I am also interested in the question of what effects this debate about animal dignity has with regard to human dignity: On the one hand, it could be argued that a very pragmatic approach to animal dignity also negatively affects the discussion about human dignity in the long term, because it stands for that dignity in itself is a concept that can be put into perspective. On the other hand, the argument also makes sense the other way around: Just by making it clear that the dignity of animals follows a different concept than human dignity, one underlines the special, singular character of human dignity. Today people are accused of “speciesism” for this - I can live with that. However, I find a number of the animal experiments that are (are to be) carried out today, and which could be countered for the first time in Switzerland through the introduction of the concept of animal dignity, also highly questionable, for example the experiments on macaque monkeys that the Federal Court in Lausanne is carrying out of the Swiss Federal Institute of Technology in Zurich (a judgment which probably also gave rise to the SAMS statement mentioned here). At the Institute for Neuroinformatics, the following attempt was approved (and only later banned against the protests of the scientists):

“The researchers plan to mount four rhesus monkeys - a primate species from the genus of macaques - in two operations performed under anesthesia, each with a head restraint on the cranial bone and insert a lead chamber, through which the measuring electrodes are inserted, under the roof of the skull. In a training phase of 3 to 12 months, the monkeys should get used to the primate chair and the solving of visual tasks. This is followed by the actual trial phase of one year. The individual test sessions last - provided the test animal does not refuse to cooperate - two and a half to three, at most four hours. During the session, the animals, which are fixed to the head in the primate chair so that they can no longer move it, have to solve tasks to determine what is known as Vernier visual acuity: For this purpose, two vertical lines are shown on a screen, of which the the lower one is slightly shifted to the side. The monkeys can indicate whether the line is shifted to the left or right by pulling a lever in front of the chair. For a correct answer you will receive a few drops of diluted fruit juice. On the days of the trial sessions, the animals are deprived of free access to the water in order to motivate them to cooperate. If a test animal cannot meet its fluid requirements during the tests, it is given additional fluid a few hours later. An animal is used in this test arrangement for about one and a half to two years until it is euthanized for a more precise anatomical localization of the recordings made. "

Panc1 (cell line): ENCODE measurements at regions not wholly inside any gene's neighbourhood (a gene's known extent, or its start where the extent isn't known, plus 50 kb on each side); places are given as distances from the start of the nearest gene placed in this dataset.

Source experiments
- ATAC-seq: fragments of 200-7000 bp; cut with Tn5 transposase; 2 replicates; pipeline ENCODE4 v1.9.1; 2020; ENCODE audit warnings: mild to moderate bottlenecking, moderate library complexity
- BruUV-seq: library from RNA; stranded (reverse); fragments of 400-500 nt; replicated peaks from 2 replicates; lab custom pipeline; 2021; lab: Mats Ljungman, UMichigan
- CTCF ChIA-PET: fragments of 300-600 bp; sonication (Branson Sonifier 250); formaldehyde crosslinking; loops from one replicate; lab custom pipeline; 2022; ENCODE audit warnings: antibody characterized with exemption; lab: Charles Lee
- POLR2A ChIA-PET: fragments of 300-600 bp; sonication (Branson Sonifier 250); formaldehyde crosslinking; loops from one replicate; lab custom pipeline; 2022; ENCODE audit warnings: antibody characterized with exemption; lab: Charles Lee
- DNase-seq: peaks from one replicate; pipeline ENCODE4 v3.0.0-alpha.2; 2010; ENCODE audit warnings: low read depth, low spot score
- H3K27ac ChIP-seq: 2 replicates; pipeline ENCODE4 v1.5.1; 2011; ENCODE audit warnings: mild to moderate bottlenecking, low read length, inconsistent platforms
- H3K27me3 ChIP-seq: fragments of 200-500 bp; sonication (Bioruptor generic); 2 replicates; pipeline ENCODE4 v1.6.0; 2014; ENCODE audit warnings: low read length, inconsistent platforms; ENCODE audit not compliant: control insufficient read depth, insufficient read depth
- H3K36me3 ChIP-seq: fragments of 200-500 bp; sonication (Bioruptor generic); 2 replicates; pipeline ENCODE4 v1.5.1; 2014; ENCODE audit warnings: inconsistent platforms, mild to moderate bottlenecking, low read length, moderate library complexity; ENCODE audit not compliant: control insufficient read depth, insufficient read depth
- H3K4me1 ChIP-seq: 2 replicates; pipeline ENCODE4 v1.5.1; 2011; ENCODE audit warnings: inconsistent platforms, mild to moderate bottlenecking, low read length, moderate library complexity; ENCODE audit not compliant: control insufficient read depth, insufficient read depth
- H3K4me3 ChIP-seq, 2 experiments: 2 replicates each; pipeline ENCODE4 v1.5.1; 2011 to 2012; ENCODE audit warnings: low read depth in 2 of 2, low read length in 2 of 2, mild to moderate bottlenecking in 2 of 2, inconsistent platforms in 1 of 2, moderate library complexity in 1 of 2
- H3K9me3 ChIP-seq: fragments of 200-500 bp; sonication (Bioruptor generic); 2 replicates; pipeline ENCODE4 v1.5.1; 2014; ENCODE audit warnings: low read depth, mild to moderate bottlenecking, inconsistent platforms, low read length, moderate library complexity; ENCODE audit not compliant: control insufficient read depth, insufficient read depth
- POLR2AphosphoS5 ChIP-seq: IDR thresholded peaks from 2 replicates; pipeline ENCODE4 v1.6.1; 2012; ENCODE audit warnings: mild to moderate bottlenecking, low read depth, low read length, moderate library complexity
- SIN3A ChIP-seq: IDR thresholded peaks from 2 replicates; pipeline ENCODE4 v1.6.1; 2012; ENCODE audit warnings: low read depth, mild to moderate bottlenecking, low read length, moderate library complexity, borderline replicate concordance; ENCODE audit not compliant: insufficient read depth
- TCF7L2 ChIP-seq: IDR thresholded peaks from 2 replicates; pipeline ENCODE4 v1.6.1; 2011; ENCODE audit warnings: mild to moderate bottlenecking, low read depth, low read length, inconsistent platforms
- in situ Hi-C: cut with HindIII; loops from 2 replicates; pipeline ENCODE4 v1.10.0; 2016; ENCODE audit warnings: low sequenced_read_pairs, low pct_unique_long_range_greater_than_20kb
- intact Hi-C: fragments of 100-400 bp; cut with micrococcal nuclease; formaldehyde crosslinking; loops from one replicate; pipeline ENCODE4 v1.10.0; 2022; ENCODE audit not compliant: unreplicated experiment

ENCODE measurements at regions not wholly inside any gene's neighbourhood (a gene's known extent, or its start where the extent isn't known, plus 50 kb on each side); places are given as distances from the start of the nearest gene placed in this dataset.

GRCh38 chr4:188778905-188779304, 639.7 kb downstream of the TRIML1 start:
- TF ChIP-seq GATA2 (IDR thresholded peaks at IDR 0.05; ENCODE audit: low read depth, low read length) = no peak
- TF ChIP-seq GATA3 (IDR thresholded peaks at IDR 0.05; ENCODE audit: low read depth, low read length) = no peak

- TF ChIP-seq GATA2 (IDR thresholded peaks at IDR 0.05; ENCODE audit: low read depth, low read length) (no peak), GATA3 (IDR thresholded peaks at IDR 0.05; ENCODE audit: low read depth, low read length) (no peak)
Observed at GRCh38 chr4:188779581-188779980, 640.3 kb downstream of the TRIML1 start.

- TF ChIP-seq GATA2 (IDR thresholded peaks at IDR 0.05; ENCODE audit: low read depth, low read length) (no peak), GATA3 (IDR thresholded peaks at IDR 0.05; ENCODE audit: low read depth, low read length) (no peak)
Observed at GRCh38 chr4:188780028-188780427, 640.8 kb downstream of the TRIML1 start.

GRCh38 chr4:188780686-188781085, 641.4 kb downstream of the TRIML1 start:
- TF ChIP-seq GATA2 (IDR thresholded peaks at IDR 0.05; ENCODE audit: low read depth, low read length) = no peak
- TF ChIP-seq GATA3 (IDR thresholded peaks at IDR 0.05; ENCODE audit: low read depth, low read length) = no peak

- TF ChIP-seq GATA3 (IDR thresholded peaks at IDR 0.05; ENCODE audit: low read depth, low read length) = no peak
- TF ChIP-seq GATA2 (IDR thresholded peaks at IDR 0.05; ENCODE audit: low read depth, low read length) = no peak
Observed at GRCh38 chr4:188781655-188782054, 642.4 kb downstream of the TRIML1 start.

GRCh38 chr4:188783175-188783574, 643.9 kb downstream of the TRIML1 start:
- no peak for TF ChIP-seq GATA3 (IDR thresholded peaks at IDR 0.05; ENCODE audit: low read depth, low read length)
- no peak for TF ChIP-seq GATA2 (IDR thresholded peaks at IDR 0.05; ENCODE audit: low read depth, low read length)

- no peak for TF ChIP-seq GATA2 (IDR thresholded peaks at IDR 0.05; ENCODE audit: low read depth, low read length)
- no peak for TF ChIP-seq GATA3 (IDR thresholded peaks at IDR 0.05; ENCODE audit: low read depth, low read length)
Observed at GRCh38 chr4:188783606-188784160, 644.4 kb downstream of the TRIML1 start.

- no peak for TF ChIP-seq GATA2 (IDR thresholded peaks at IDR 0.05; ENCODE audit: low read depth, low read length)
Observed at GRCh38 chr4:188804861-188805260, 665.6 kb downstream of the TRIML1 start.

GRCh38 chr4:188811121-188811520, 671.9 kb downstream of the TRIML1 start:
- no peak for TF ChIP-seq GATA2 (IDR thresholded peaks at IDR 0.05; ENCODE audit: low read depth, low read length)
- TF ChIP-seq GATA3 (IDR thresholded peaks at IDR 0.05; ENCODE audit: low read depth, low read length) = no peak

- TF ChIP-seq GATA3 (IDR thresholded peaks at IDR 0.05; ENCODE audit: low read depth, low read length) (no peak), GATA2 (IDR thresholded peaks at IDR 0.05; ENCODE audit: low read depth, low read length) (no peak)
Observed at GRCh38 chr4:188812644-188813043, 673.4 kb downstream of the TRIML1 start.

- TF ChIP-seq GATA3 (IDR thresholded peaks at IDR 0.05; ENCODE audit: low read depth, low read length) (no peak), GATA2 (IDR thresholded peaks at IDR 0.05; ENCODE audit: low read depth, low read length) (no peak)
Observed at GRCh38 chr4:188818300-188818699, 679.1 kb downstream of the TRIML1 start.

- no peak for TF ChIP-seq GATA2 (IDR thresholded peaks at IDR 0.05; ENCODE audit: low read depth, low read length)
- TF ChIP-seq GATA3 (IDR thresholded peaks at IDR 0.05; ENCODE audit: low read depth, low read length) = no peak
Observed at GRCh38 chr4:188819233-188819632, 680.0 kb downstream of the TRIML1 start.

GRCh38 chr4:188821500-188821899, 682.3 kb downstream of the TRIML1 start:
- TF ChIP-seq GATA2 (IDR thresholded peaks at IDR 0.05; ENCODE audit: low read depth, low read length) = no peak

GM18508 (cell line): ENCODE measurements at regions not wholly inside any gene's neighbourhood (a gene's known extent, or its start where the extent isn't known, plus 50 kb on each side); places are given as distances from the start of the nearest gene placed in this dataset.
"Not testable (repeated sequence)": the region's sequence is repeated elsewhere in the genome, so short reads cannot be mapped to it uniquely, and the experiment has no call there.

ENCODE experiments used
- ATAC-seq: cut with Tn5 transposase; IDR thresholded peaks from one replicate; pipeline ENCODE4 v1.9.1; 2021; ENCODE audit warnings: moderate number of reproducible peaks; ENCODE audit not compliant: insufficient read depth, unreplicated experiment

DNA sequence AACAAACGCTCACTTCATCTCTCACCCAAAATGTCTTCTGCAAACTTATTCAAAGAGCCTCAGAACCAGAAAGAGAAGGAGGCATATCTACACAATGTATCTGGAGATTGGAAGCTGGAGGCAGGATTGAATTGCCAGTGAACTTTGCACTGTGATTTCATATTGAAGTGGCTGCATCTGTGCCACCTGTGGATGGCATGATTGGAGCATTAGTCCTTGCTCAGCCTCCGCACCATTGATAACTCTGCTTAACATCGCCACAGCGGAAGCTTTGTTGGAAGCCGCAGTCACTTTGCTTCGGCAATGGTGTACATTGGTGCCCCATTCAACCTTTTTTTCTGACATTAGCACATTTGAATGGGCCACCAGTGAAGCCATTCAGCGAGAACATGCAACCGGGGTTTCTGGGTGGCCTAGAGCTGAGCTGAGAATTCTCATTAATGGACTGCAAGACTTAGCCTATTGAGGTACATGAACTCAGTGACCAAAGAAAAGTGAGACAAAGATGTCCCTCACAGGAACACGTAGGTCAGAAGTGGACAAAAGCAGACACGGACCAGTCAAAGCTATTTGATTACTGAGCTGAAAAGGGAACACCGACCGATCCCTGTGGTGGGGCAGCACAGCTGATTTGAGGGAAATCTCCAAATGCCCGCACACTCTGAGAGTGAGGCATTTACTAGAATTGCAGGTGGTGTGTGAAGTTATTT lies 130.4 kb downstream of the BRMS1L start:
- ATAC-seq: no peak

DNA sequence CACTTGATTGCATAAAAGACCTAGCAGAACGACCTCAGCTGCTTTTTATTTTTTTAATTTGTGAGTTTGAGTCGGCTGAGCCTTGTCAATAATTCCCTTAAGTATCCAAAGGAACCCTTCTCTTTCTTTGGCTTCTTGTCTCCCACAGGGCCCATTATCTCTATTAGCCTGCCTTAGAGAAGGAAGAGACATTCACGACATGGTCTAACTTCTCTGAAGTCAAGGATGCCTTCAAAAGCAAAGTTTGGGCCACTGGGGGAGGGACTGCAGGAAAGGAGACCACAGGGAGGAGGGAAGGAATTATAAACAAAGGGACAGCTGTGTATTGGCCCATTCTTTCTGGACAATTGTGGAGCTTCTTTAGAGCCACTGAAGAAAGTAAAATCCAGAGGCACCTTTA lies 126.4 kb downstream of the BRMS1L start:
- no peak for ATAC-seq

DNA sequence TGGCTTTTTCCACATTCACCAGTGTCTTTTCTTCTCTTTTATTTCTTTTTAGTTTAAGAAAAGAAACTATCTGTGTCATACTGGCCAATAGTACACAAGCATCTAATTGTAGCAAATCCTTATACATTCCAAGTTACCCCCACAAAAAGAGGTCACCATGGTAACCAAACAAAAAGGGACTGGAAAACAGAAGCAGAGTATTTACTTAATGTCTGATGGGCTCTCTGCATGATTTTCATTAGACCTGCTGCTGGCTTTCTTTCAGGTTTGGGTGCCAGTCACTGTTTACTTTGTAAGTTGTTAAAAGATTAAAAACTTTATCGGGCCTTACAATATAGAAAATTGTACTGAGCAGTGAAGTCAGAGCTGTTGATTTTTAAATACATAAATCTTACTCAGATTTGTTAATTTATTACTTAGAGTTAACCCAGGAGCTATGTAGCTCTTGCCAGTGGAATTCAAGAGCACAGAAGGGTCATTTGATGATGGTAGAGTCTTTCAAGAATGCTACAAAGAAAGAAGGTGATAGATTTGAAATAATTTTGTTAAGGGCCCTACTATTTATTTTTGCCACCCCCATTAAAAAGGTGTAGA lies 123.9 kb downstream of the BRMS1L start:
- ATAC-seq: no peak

However, I ask myself whether such experiments could not be forbidden without the concept of animal dignity, which in my opinion is rather confusing.

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Keywords: monkeys, bioethics, federal court, ethics committee, SAMS, Switzerland, animal welfare, animal experiments, dignity
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Is the dignity of the animal inviolable?

By Oliver Tolmein